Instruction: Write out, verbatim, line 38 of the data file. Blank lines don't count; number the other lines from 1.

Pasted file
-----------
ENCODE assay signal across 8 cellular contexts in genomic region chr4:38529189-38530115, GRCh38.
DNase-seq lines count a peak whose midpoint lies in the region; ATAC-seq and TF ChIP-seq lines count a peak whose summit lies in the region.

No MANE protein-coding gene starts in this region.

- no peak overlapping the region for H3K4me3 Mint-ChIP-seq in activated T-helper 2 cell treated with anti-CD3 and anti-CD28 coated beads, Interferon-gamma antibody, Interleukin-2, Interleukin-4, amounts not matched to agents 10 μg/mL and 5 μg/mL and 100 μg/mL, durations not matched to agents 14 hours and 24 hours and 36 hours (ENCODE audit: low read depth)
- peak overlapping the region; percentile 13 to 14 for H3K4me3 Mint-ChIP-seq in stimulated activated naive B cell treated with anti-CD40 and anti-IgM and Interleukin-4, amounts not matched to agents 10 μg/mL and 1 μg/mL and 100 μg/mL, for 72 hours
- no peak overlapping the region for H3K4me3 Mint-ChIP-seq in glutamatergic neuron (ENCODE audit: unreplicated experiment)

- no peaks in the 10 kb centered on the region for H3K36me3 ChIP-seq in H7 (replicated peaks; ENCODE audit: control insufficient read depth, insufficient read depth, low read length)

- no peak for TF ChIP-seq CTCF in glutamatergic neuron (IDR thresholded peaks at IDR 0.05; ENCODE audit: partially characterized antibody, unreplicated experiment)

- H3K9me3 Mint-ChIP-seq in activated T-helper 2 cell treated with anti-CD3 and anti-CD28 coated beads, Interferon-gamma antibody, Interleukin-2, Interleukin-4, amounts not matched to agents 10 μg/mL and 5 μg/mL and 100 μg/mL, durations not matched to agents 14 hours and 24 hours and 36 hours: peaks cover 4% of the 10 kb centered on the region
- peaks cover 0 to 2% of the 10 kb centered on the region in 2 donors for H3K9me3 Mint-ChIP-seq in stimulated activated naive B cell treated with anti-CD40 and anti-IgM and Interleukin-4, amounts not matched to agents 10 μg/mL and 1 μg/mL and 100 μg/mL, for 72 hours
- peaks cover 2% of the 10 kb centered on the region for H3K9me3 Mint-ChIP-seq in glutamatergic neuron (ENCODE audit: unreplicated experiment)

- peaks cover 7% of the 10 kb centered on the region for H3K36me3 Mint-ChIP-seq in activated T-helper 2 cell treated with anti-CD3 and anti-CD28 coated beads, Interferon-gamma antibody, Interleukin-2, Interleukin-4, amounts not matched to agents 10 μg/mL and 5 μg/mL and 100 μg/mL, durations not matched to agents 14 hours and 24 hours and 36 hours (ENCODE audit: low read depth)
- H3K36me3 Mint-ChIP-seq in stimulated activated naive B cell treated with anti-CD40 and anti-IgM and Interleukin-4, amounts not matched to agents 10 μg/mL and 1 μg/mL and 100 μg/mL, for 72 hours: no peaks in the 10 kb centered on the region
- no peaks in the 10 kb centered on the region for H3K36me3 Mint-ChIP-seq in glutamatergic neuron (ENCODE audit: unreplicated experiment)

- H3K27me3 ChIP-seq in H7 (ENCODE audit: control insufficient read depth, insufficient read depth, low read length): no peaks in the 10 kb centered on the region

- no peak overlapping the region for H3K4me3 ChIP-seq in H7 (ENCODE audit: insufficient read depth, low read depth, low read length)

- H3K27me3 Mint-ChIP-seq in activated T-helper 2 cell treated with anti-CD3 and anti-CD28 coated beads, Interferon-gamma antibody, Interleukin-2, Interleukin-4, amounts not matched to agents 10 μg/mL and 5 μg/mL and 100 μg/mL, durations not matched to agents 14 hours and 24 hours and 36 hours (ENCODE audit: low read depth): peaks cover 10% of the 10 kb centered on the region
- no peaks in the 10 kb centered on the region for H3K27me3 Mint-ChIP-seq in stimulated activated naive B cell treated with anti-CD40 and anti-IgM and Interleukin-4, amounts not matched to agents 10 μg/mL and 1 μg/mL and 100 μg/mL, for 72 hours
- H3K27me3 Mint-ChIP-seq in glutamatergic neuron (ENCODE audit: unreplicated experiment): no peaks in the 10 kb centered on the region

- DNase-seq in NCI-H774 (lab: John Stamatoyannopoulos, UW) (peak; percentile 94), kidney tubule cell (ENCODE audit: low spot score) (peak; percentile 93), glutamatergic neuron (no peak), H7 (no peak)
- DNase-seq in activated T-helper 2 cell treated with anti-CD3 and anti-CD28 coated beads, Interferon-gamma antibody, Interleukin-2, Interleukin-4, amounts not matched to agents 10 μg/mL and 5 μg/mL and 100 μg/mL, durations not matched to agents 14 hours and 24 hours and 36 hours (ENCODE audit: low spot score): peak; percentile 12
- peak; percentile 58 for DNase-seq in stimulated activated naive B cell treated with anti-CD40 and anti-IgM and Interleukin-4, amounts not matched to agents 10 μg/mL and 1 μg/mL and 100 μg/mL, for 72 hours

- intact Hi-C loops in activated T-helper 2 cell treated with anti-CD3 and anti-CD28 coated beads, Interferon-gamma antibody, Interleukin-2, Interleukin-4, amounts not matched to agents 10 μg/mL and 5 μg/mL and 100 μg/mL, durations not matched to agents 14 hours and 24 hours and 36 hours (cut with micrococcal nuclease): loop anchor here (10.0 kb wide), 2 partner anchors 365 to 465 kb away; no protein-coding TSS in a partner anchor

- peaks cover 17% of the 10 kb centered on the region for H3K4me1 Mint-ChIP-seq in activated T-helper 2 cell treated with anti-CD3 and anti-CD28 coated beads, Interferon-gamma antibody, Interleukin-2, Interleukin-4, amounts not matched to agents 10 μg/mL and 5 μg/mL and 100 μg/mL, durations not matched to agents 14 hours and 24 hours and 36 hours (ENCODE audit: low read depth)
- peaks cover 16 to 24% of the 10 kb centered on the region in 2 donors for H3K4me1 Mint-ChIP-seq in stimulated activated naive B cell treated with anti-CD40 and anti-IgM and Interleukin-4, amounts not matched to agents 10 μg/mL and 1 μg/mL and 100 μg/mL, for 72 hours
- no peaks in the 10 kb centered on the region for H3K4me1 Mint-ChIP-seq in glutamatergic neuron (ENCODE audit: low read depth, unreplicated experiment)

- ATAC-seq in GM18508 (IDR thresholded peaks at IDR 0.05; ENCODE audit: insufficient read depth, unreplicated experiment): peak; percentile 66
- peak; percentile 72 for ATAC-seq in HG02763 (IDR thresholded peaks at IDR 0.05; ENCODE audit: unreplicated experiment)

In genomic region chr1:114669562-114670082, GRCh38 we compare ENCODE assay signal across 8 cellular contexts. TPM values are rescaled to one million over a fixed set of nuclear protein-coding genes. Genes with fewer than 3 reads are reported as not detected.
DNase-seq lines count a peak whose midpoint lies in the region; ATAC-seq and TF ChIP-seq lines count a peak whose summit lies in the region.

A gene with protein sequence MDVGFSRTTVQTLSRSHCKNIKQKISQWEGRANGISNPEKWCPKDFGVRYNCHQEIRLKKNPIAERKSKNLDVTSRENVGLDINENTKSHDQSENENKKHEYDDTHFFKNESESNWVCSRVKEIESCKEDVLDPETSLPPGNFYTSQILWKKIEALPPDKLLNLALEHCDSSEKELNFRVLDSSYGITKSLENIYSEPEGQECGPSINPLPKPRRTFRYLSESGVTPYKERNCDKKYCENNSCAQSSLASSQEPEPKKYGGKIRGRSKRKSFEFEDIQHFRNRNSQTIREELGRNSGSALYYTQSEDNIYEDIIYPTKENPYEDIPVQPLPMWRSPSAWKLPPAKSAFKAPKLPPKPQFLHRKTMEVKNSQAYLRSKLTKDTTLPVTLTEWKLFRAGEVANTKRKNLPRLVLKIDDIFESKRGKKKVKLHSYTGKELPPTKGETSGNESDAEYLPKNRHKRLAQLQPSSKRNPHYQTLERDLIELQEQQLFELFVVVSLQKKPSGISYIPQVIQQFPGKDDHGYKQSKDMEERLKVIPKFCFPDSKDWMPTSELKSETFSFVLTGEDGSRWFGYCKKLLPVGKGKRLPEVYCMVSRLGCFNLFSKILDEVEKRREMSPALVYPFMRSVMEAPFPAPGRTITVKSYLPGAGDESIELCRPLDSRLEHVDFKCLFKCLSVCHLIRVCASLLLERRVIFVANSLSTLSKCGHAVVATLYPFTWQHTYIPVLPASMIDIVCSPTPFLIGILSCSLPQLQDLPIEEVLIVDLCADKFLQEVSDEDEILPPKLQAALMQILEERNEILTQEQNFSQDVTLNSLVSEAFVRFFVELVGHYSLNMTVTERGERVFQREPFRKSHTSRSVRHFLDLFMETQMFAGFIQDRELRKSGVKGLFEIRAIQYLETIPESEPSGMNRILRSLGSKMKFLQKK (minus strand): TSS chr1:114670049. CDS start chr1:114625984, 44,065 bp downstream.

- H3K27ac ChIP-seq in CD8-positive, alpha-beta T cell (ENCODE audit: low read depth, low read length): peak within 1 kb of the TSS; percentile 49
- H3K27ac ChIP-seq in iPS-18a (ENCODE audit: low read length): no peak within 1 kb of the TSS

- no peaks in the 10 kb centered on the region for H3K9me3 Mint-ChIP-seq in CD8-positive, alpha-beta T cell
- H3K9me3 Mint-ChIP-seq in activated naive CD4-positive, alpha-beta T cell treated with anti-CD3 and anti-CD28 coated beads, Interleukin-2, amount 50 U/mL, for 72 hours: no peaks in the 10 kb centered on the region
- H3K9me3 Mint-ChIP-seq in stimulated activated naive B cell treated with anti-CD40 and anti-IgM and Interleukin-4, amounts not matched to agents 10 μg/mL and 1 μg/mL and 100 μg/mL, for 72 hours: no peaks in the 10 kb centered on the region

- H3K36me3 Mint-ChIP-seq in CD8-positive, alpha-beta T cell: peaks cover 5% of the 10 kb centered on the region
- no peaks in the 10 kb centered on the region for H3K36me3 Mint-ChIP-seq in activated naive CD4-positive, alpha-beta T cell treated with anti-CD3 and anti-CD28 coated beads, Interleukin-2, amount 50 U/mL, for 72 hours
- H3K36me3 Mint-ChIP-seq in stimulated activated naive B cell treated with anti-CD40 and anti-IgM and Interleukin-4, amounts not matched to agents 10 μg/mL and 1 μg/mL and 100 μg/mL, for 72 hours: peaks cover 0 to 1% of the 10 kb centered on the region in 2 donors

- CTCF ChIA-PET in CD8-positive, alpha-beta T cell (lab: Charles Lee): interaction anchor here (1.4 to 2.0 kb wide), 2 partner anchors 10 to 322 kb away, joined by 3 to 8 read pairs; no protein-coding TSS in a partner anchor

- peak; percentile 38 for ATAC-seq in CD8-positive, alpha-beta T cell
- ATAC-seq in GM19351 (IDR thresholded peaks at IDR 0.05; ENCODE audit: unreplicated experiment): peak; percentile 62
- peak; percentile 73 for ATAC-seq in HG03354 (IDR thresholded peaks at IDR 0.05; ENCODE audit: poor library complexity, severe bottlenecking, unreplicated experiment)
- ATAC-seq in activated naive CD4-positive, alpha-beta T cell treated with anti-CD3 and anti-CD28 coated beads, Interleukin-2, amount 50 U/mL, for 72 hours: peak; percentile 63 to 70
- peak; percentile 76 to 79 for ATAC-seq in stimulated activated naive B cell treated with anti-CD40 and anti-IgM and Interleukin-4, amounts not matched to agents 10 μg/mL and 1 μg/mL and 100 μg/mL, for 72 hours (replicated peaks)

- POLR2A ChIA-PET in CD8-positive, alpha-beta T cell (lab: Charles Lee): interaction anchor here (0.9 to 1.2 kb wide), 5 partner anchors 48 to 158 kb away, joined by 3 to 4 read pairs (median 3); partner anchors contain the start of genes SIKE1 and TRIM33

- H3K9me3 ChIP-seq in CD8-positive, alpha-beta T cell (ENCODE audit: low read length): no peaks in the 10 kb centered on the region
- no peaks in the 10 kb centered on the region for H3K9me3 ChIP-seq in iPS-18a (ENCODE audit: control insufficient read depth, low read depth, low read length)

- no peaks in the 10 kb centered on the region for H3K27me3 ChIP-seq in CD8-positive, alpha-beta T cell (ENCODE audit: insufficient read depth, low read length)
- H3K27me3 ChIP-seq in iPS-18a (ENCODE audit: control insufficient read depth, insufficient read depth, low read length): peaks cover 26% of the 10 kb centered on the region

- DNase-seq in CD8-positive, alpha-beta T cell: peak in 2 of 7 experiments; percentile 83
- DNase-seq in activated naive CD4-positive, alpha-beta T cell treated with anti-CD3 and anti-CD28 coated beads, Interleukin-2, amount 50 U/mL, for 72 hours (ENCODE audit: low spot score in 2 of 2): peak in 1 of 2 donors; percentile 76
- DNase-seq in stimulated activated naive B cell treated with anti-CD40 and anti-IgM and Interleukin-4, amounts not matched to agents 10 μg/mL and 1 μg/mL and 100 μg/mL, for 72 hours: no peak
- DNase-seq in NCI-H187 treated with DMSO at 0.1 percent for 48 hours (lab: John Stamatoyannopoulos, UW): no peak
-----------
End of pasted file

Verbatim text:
- no peaks in the 10 kb centered on the region for H3K36me3 Mint-ChIP-seq in activated naive CD4-positive, alpha-beta T cell treated with anti-CD3 and anti-CD28 coated beads, Interleukin-2, amount 50 U/mL, for 72 hours